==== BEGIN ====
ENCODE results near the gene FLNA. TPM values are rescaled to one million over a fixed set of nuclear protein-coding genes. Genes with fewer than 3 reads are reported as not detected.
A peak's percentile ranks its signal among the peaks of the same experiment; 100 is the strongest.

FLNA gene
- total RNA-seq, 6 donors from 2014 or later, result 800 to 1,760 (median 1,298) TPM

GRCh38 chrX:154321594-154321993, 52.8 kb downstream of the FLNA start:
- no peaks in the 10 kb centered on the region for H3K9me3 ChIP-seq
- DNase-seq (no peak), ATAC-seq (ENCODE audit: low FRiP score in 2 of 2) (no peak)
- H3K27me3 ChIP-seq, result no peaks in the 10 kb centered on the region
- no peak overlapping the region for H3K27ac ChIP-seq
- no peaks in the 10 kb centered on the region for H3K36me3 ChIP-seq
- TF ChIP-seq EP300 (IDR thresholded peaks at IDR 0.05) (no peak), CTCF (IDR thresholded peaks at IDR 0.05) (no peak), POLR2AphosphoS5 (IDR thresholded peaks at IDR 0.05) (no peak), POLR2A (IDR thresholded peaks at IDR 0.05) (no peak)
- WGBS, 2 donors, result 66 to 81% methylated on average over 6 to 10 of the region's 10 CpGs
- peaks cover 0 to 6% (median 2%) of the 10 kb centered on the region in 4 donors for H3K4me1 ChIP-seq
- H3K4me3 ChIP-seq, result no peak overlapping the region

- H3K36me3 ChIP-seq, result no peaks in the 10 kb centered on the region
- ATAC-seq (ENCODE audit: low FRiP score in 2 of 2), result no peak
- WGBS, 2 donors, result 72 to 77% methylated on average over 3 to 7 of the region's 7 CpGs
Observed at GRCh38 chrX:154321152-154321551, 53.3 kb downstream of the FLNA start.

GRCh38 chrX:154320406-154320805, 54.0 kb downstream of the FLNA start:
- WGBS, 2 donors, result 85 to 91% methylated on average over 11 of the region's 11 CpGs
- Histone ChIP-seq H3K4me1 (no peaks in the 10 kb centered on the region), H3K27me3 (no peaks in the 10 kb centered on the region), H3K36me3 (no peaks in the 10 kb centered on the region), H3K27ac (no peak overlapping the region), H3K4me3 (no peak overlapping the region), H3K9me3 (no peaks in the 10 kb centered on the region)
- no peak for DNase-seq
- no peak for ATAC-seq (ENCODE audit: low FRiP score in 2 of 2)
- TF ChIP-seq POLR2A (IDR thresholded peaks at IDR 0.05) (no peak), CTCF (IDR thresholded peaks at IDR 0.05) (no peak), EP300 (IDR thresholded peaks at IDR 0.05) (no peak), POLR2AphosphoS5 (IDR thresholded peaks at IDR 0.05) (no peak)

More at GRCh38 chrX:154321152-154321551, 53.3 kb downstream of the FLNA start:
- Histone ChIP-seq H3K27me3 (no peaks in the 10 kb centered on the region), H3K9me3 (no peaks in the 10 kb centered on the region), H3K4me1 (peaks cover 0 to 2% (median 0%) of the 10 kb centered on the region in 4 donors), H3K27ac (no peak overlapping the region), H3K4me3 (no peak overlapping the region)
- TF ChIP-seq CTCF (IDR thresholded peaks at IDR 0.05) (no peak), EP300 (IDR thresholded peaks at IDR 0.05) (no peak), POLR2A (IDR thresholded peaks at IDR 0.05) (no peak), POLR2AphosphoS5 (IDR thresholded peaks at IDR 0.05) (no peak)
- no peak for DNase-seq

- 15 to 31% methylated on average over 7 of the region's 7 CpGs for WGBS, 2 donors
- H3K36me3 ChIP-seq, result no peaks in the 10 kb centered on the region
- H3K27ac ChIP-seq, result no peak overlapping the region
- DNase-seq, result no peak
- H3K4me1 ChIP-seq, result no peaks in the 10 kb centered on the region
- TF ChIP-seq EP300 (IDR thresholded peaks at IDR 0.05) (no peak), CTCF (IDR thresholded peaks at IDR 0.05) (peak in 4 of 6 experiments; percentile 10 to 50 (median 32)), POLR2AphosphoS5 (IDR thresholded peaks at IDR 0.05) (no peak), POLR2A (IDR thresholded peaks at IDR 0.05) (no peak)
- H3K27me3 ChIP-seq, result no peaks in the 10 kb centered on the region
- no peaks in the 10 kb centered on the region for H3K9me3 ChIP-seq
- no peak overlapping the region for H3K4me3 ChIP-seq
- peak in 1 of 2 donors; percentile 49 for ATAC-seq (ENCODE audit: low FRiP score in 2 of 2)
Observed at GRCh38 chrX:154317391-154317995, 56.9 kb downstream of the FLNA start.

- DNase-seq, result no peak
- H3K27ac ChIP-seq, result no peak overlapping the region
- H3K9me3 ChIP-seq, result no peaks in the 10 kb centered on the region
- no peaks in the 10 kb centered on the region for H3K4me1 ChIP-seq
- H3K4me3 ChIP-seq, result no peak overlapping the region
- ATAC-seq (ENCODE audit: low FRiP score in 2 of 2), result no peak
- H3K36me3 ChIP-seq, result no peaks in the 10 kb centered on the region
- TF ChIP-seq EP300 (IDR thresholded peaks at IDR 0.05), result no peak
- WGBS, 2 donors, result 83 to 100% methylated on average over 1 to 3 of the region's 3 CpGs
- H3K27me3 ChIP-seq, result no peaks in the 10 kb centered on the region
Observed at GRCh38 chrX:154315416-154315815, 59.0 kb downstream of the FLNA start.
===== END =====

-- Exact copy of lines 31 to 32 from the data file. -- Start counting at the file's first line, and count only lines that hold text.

- H3K27ac ChIP-seq, result no peak overlapping the region
- DNase-seq, result no peak